Council member Martavius Jones served notice he will likely be pushing for the council to hear appeals short of going to court in the follow-up just as the council does in other development cases from other bodies.
He cited “regular taxpayers” forced to spend more money on going to court to contest a ruling by the Landmarks Commission -- an un-elected body.
Council member Jamita Swearengen, whose district includes Cooper-Young, saw things differently. “It amazes me how we, as public servants, some of us focus on developers and some of us focus a great deal on constituents. … The developers don’t elect us.”
Council member Frank Colvett said he understood the desire for the district status, calling the attached garages of some of the infill construction “an abomination.”
But he said he felt there was a need for more specific standards for decisions the Landmarks Commission will make to enforce the standard.
“I feel like what we are missing is some more detail,” he said.
Colvett and fellow council members Reid Hedgepeth and Bill Morrison voted no with council chairman Berlin Boyd and council member Edmund Ford Jr. abstaining.
Meanwhile, the council approved a business park on the south side of Ketchum Road east of Labelle, near Memphis International Airport, by Performance Properties.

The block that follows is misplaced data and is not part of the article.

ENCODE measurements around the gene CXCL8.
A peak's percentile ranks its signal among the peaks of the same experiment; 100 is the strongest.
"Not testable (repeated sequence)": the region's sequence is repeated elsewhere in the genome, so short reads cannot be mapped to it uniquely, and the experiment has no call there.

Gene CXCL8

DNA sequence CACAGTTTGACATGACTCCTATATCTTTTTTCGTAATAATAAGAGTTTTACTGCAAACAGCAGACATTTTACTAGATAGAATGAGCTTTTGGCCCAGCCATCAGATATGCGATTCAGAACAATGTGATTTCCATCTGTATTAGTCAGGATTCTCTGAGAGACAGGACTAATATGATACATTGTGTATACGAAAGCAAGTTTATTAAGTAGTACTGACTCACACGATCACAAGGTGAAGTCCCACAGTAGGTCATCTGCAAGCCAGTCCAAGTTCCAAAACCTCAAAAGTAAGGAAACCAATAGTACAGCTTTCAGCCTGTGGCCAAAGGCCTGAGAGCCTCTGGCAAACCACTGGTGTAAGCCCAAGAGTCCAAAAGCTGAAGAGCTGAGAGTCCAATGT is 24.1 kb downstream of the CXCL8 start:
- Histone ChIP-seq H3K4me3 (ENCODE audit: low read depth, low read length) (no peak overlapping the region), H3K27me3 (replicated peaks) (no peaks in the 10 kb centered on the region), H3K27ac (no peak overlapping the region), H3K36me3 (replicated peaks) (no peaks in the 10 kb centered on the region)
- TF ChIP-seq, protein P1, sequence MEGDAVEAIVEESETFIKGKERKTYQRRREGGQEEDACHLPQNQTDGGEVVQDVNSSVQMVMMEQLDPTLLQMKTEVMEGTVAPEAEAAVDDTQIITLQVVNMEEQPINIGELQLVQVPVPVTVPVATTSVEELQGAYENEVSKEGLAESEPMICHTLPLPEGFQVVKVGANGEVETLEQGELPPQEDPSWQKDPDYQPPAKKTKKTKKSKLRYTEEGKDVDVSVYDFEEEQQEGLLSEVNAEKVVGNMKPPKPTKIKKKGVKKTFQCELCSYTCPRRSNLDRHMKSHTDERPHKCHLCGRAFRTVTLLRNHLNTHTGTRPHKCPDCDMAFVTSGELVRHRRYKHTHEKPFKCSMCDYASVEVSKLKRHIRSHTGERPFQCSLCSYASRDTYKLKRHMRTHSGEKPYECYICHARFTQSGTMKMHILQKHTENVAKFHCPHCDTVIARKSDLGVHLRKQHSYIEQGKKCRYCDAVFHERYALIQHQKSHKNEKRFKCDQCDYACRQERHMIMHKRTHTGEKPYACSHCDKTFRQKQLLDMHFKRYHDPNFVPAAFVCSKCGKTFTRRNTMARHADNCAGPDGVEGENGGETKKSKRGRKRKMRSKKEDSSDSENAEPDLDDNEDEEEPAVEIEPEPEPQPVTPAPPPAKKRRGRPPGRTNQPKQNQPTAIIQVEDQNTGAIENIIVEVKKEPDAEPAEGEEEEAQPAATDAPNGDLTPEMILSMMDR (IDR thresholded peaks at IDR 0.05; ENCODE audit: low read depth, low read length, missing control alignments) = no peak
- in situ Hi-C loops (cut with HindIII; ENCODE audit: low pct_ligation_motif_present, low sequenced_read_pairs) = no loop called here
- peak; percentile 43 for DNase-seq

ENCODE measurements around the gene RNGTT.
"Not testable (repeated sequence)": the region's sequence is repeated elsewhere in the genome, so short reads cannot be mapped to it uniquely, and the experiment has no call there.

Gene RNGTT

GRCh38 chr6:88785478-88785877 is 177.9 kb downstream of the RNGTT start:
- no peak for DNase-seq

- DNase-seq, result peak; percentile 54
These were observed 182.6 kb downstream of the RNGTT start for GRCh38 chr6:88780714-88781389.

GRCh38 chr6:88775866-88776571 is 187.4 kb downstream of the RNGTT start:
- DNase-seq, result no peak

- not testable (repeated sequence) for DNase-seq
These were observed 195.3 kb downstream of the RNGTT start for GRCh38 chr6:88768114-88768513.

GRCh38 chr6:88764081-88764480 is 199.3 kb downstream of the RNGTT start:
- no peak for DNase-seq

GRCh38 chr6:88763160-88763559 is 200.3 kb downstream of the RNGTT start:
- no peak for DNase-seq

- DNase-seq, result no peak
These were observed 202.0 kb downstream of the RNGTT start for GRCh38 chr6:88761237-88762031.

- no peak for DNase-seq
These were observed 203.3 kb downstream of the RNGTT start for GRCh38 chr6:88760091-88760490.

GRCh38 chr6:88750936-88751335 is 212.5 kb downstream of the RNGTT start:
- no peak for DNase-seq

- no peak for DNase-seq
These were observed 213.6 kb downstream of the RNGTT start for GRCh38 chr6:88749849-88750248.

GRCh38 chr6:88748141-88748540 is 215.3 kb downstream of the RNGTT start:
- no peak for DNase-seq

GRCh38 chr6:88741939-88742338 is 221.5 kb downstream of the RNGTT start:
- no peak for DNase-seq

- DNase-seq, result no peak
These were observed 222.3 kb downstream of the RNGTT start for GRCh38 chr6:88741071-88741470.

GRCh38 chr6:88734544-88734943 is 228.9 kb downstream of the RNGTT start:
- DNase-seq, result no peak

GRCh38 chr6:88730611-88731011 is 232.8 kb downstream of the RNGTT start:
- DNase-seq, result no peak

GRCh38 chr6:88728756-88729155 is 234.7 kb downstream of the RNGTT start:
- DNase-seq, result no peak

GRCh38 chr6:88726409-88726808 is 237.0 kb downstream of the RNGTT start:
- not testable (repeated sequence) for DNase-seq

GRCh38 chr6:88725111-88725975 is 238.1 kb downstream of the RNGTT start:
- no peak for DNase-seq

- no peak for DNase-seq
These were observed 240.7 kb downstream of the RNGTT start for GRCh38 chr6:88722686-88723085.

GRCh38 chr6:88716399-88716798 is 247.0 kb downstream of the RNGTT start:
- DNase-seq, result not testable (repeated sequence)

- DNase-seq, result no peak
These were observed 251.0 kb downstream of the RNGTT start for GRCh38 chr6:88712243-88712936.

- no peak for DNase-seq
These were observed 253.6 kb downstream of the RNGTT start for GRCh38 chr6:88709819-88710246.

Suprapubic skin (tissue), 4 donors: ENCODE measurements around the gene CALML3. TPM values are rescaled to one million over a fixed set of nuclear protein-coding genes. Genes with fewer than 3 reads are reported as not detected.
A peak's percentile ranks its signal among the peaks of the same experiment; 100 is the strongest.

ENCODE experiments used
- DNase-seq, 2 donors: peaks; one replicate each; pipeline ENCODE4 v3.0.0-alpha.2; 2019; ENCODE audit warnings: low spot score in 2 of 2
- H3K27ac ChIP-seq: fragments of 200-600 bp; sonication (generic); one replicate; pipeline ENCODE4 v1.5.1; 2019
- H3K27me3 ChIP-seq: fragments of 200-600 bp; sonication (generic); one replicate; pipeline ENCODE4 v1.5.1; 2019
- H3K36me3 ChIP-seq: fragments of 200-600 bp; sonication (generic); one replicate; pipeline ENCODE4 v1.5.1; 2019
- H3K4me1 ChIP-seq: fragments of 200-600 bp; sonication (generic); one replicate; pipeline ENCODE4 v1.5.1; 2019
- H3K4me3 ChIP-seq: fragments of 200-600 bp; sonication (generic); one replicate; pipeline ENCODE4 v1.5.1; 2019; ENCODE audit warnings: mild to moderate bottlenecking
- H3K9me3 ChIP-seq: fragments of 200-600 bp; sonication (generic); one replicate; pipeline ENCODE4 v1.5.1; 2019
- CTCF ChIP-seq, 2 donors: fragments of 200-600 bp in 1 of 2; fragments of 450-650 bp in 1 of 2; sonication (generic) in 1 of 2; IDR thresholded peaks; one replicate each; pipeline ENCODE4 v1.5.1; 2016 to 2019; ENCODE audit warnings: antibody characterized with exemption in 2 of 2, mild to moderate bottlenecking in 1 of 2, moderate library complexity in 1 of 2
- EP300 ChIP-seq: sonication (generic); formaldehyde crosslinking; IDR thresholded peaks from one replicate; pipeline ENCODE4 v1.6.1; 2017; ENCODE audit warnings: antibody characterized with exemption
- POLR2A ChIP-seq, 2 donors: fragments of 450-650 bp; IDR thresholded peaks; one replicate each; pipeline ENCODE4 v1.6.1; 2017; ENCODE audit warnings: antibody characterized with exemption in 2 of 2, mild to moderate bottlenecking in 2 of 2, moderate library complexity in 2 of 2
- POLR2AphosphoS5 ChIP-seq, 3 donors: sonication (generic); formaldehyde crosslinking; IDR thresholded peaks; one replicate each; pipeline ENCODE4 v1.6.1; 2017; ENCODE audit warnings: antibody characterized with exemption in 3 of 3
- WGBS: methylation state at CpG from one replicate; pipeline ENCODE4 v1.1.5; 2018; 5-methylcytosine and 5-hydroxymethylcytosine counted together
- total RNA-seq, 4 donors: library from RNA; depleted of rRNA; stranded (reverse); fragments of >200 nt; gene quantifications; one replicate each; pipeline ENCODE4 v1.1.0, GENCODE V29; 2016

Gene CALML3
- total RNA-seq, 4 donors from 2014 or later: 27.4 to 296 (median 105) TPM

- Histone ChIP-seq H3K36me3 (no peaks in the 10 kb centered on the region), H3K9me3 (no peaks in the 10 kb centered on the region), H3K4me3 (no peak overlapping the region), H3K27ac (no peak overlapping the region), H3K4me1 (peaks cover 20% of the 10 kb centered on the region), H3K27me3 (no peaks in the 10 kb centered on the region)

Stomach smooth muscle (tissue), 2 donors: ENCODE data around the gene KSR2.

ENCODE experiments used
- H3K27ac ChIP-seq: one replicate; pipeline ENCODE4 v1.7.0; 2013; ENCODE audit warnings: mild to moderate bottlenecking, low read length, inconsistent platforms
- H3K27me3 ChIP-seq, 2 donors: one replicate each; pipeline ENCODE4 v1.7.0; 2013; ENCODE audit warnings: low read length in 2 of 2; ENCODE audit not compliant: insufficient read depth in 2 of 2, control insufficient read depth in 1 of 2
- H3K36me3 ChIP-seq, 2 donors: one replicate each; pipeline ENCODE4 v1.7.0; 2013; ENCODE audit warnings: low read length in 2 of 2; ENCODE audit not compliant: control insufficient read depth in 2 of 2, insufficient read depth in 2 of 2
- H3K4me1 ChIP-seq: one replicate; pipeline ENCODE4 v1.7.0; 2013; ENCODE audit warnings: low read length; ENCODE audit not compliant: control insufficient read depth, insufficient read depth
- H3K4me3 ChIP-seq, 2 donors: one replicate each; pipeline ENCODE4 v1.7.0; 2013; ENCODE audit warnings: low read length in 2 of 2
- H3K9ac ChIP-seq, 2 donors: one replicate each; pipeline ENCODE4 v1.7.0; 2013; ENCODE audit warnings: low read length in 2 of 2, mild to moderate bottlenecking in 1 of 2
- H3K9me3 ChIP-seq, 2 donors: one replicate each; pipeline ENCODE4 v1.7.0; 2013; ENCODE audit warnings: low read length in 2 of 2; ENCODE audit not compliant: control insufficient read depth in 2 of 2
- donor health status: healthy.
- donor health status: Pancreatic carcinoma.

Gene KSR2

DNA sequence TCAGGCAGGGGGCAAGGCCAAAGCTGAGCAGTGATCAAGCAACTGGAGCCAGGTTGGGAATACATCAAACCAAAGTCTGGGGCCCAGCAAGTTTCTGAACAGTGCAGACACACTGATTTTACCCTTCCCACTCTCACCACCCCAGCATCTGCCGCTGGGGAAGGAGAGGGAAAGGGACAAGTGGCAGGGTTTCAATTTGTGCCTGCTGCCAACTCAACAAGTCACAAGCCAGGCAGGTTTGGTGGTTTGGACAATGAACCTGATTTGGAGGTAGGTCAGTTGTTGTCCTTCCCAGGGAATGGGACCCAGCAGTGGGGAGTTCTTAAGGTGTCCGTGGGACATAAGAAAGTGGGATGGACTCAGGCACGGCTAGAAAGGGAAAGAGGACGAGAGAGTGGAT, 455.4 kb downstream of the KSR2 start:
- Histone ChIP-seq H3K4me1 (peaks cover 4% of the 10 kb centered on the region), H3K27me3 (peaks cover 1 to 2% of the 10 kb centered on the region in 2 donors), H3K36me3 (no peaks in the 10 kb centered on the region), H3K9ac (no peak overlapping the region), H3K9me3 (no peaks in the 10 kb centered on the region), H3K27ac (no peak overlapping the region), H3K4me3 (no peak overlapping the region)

The “Airport Business Park” development on the site of what was once the Pendleton Arms apartment complex and an adjoining neighborhood of single family homes that were part of the airport buyout area will include a new billboard that faces Interstate 240’s north side.
Some council members balked at a new billboard.
“It’s a good development,” Colvett said as he chaired the council’s planning and zoning committee earlier in the council day. “Is there a way to approve this and later take out the billboard?”
Swearengen, whose district includes the development, argued against it.
“I think the billboard will be an asset,” she said. “We want the word out that we have an opportunity in that area. It’s a message of opportunity.”
Attorney Dedrick Brittenum, representing the developer, said the billboard might have some public service announcements but will be for advertising with the revenue helping the developer to pay delinquent taxes owed by the previous owners that have to be paid in order to close on the property.